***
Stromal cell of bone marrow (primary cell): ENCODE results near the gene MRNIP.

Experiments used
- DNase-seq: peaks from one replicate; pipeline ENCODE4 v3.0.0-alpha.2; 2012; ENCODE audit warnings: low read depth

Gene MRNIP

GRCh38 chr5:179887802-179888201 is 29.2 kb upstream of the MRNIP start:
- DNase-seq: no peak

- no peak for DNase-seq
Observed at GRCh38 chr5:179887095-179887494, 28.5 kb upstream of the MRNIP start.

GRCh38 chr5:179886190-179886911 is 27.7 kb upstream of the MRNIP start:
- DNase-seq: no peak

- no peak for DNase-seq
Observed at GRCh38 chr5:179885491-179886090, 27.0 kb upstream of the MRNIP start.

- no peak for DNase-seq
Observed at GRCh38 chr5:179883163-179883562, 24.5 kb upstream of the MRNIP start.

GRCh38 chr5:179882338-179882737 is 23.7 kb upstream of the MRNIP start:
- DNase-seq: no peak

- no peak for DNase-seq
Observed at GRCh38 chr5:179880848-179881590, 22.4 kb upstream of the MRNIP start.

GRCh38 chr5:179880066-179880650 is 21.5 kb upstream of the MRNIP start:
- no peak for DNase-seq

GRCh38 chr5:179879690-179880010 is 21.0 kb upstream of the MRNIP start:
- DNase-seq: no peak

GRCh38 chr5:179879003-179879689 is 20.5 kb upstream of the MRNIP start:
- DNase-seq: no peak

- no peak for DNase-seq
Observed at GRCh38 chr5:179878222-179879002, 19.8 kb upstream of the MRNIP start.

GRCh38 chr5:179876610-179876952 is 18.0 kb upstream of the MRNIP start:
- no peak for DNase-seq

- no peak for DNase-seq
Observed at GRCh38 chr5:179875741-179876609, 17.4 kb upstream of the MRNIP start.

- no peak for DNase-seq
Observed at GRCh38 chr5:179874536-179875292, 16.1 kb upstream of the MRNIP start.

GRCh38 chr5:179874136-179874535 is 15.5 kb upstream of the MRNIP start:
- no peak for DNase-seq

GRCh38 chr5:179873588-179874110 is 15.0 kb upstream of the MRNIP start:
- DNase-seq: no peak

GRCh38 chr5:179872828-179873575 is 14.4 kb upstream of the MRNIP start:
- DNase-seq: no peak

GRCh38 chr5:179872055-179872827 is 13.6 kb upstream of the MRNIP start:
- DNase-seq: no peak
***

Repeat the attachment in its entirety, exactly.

Stromal cell of bone marrow (primary cell): ENCODE results near the gene MRNIP.

Experiments used
- DNase-seq: peaks from one replicate; pipeline ENCODE4 v3.0.0-alpha.2; 2012; ENCODE audit warnings: low read depth

Gene MRNIP

GRCh38 chr5:179887802-179888201 is 29.2 kb upstream of the MRNIP start:
- DNase-seq: no peak

- no peak for DNase-seq
Observed at GRCh38 chr5:179887095-179887494, 28.5 kb upstream of the MRNIP start.

GRCh38 chr5:179886190-179886911 is 27.7 kb upstream of the MRNIP start:
- DNase-seq: no peak

- no peak for DNase-seq
Observed at GRCh38 chr5:179885491-179886090, 27.0 kb upstream of the MRNIP start.

- no peak for DNase-seq
Observed at GRCh38 chr5:179883163-179883562, 24.5 kb upstream of the MRNIP start.

GRCh38 chr5:179882338-179882737 is 23.7 kb upstream of the MRNIP start:
- DNase-seq: no peak

- no peak for DNase-seq
Observed at GRCh38 chr5:179880848-179881590, 22.4 kb upstream of the MRNIP start.

GRCh38 chr5:179880066-179880650 is 21.5 kb upstream of the MRNIP start:
- no peak for DNase-seq

GRCh38 chr5:179879690-179880010 is 21.0 kb upstream of the MRNIP start:
- DNase-seq: no peak

GRCh38 chr5:179879003-179879689 is 20.5 kb upstream of the MRNIP start:
- DNase-seq: no peak

- no peak for DNase-seq
Observed at GRCh38 chr5:179878222-179879002, 19.8 kb upstream of the MRNIP start.

GRCh38 chr5:179876610-179876952 is 18.0 kb upstream of the MRNIP start:
- no peak for DNase-seq

- no peak for DNase-seq
Observed at GRCh38 chr5:179875741-179876609, 17.4 kb upstream of the MRNIP start.

- no peak for DNase-seq
Observed at GRCh38 chr5:179874536-179875292, 16.1 kb upstream of the MRNIP start.

GRCh38 chr5:179874136-179874535 is 15.5 kb upstream of the MRNIP start:
- no peak for DNase-seq

GRCh38 chr5:179873588-179874110 is 15.0 kb upstream of the MRNIP start:
- DNase-seq: no peak

GRCh38 chr5:179872828-179873575 is 14.4 kb upstream of the MRNIP start:
- DNase-seq: no peak

GRCh38 chr5:179872055-179872827 is 13.6 kb upstream of the MRNIP start:
- DNase-seq: no peak